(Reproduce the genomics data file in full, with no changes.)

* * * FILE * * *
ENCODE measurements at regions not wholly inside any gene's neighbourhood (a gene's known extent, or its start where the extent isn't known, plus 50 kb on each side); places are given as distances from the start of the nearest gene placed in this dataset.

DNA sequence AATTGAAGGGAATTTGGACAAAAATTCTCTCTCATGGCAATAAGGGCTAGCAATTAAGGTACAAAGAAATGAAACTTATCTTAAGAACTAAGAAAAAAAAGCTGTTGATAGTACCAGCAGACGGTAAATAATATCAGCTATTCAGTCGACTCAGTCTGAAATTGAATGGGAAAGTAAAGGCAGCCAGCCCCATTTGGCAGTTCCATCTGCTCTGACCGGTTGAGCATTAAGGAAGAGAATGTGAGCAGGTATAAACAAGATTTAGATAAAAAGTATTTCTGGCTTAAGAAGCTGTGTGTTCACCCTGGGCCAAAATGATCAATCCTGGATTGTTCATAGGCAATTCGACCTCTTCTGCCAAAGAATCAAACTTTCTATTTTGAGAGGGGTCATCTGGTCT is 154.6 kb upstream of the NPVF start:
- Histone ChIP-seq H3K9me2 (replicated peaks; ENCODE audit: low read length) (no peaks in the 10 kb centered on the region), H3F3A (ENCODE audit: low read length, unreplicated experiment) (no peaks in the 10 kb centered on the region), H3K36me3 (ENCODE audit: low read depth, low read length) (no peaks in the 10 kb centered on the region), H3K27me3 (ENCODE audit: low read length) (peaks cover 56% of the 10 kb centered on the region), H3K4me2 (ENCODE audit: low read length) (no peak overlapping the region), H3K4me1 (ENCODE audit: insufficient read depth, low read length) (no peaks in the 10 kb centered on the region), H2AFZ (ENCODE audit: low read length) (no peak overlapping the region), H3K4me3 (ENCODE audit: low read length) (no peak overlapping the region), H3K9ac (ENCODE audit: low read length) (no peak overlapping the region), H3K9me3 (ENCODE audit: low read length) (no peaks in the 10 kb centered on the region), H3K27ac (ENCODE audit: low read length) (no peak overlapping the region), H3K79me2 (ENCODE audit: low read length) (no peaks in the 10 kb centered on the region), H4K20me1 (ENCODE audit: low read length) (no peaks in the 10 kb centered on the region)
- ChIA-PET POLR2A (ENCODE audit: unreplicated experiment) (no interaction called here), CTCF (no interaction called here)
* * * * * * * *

ENCODE measurements at regions not wholly inside any gene's neighbourhood (a gene's known extent, or its start where the extent isn't known, plus 50 kb on each side); places are given as distances from the start of the nearest gene placed in this dataset.

DNA sequence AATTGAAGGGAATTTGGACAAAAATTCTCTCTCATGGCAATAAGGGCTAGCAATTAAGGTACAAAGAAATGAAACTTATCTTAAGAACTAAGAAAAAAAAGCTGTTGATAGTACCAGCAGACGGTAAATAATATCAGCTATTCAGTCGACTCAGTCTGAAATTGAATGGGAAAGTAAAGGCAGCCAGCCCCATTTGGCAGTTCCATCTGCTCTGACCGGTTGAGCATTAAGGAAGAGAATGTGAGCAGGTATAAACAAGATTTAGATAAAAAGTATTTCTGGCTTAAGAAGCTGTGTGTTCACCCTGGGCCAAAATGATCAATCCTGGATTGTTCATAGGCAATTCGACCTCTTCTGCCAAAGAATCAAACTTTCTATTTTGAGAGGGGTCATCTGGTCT is 154.6 kb upstream of the NPVF start:
- Histone ChIP-seq H3K9me2 (replicated peaks; ENCODE audit: low read length) (no peaks in the 10 kb centered on the region), H3F3A (ENCODE audit: low read length, unreplicated experiment) (no peaks in the 10 kb centered on the region), H3K36me3 (ENCODE audit: low read depth, low read length) (no peaks in the 10 kb centered on the region), H3K27me3 (ENCODE audit: low read length) (peaks cover 56% of the 10 kb centered on the region), H3K4me2 (ENCODE audit: low read length) (no peak overlapping the region), H3K4me1 (ENCODE audit: insufficient read depth, low read length) (no peaks in the 10 kb centered on the region), H2AFZ (ENCODE audit: low read length) (no peak overlapping the region), H3K4me3 (ENCODE audit: low read length) (no peak overlapping the region), H3K9ac (ENCODE audit: low read length) (no peak overlapping the region), H3K9me3 (ENCODE audit: low read length) (no peaks in the 10 kb centered on the region), H3K27ac (ENCODE audit: low read length) (no peak overlapping the region), H3K79me2 (ENCODE audit: low read length) (no peaks in the 10 kb centered on the region), H4K20me1 (ENCODE audit: low read length) (no peaks in the 10 kb centered on the region)
- ChIA-PET POLR2A (ENCODE audit: unreplicated experiment) (no interaction called here), CTCF (no interaction called here)